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Thrush Infection – Candidiasis


What is thrush infection?

thrush infection image
Thrush is the term used for a common infection caused by a yeast like fungus called candida albicans. Thrush infection is also known as candidiasis. Vaginal thrush is a very common infection that affects women of all ages and most women will get thrush at least once during their lives. Thrush symptoms can be debilitating but can be easily treated.

What causes thrush infection?

Thrush is caused by a yeast that normally lives harmlessly in the body. Yeasts like warm and moist conditions and so can develop in areas like this, for example the mouth and vagina. The yeast is usually kept under control by harmless bacteria but sometimes conditions change and yeast can grow. Thrush is particularly common because of hormonal changes, such as during pregnancy or in women under the age of 20.

Other reasons why the yeast may grow, causing thrush to develop, include:

  • If you suffer from diabetes and your blood sugar levels are poorly controlled.
  • If you are ill, run down or short of sleep.
  • Taking the contraceptive pill.
  • Taking certain antibiotics may cause infection as they kill the good bacteria in the vagina, allowing the yeast to multiply and cause infection.
  • Having sex with someone who has a thrush infection.

Thrush can also cause nappy rash in babies and mouth infections in the elderly.

Thrush Symptoms?

Even though thrush is usually associated with women, men can also get thrush. Thrush is more likely to develop in men who have not been circumcised. Men should get used to washing under their foreskin as part of their daily routine.

Thrush Symptoms in women include: –

  • Itching and soreness around the vagina and vulva causing redness and inflammation.
  • A thick, white discharge from the vagina, which looks like cottage cheese and is usually odourless.
  • Pain during sex.
  • Pain or stinging when passing urine.

Thrush Symptoms in men include: –

  • Irritation, burning or itching under the foreskin or on the tip of the penis.
  • Red patches at the tip of the penis or under the foreskin.
  • Difficulty in pulling back the foreskin.
  • Discomfort when passing urine.
  • A thick discharge under the foreskin.

Sometimes thrush might cause no symptoms at all and is picked up by chance during a routine smear test.

How is thrush infection diagnosed?

If you go to your doctor he/she may diagnose you based on your description. Your doctor might want to examine your genital area and ask you questions about your symptoms. If your doctor is not sure then they might take a sample using a cotton wool swab (like a cotton bud), this will be examined under a microscope to look for the presence of yeast. You may also be asked to give a urine sample.

We have a simple test on this website which can be used to indicate whether an abnormal vaginal discharge is caused by bacterial, parasitic infections or yeast infection(thrush). For more information on this test or to buy click here.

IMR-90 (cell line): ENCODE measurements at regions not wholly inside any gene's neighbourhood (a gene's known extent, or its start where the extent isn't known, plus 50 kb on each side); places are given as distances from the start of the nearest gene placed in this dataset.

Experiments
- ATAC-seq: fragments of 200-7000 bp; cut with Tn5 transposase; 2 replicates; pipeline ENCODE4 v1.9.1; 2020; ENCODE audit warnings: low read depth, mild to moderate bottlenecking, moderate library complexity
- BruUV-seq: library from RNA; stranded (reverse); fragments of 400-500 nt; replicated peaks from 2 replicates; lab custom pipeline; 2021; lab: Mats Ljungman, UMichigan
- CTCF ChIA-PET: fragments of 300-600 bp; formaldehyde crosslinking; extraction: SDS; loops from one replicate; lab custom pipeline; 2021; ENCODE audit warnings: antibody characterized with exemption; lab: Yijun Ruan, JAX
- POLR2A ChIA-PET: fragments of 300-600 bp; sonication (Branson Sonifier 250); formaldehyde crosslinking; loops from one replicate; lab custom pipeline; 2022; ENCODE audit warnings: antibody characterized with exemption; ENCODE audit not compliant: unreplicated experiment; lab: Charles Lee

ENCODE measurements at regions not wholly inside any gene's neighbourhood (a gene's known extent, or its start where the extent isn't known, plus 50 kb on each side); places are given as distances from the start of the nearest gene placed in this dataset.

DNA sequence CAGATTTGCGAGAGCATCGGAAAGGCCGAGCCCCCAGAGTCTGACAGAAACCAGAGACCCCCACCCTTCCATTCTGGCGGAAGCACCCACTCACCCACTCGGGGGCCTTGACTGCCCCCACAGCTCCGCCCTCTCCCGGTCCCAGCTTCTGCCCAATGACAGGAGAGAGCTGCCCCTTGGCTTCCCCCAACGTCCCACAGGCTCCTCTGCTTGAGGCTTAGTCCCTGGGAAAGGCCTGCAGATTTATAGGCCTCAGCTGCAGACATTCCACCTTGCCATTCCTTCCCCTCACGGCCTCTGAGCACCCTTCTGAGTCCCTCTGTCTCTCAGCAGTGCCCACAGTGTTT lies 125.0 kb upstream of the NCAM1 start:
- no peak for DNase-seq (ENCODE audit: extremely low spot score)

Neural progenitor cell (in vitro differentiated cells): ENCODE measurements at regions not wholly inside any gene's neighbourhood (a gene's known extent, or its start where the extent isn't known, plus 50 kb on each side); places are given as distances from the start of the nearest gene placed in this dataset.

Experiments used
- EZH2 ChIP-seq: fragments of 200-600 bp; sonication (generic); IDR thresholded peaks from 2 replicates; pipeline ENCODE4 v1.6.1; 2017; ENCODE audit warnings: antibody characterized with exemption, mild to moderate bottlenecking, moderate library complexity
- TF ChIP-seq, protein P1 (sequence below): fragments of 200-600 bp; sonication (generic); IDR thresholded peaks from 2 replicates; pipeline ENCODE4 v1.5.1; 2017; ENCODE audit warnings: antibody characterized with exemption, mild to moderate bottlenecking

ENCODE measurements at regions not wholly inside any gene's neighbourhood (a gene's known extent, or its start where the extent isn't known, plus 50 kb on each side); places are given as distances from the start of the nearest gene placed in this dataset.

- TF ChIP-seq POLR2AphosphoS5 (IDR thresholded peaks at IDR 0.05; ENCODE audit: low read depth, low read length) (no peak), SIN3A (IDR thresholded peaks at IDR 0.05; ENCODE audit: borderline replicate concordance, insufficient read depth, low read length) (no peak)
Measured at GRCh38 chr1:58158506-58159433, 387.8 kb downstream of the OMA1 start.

How is thrush infection treated?

Thrush is cured easily by antifungal treatments that stop the growth of the yeast. If you have had thrush before and are confident that is what you have, then these treatments can be purchased ‘over the counter’ from pharmacies without prescription. These treatments can be in the form of a cream, pessary (a tablet that is inserted into the vagina, like the way you would insert a tampon) or tablets. It is usually recommended to use both the cream and pessary as the cream can help soothe the irritation immediately.

When should I go to the doctor?

Once you have had thrush you will then recognise it if you get it again. However, if you have an itch and a discharge that you have not had before, you should visit your doctor or local G.U.M. clinic. You should also visit your doctor if you:

  • have not had thrush before.
  • are pregnant or think you might be.
  • have had more than 2 attacks of thrush in the last 6 months.
  • have any abnormal vaginal bleeding.
  • are under the age of 16 or over 60.
  • have abdominal (stomach) pain.
  • there are any blisters or sores in the genital area.
  • have a weakened immune system.
  • have diabetes.
  • There is no improvement after 7 days of treatment.

How can I avoid another attack of thrush?

Some people are more prone to thrush than others and there is no simple way to avoid it, however there are some measures, which may help prevent a further infection, these are as follows:

  • Avoid wearing tight or synthetic clothing.
  • Wear cotton or silk underwear as an alternative to nylon and mixed fibres.
  • Wear stockings instead of tights and skirts instead of trousers.
  • During your period use pads instead of tampons.
  • Wash outside the vagina carefully every day and try to avoid perfumed soaps. There are a number of soap free and specially formulated shower gels ideal for cleaning the vagina.
  • Avoid unnecessary antibiotics.
  • Wash and dry underwear thoroughly, dampness increases the chances of thrush.

Thrush isn’t a sexually transmitted disease, but it may sometimes be passed on during sex so try to avoid sex during an infection. It may also be a good idea for your partner to be treated as well.

The symptoms of thrush may go away without treatment but it can get very sore, complications are very rare.

If your thrush keeps returning your doctor might suggest a course of antifungal tablets.

For more information from the NHS click here.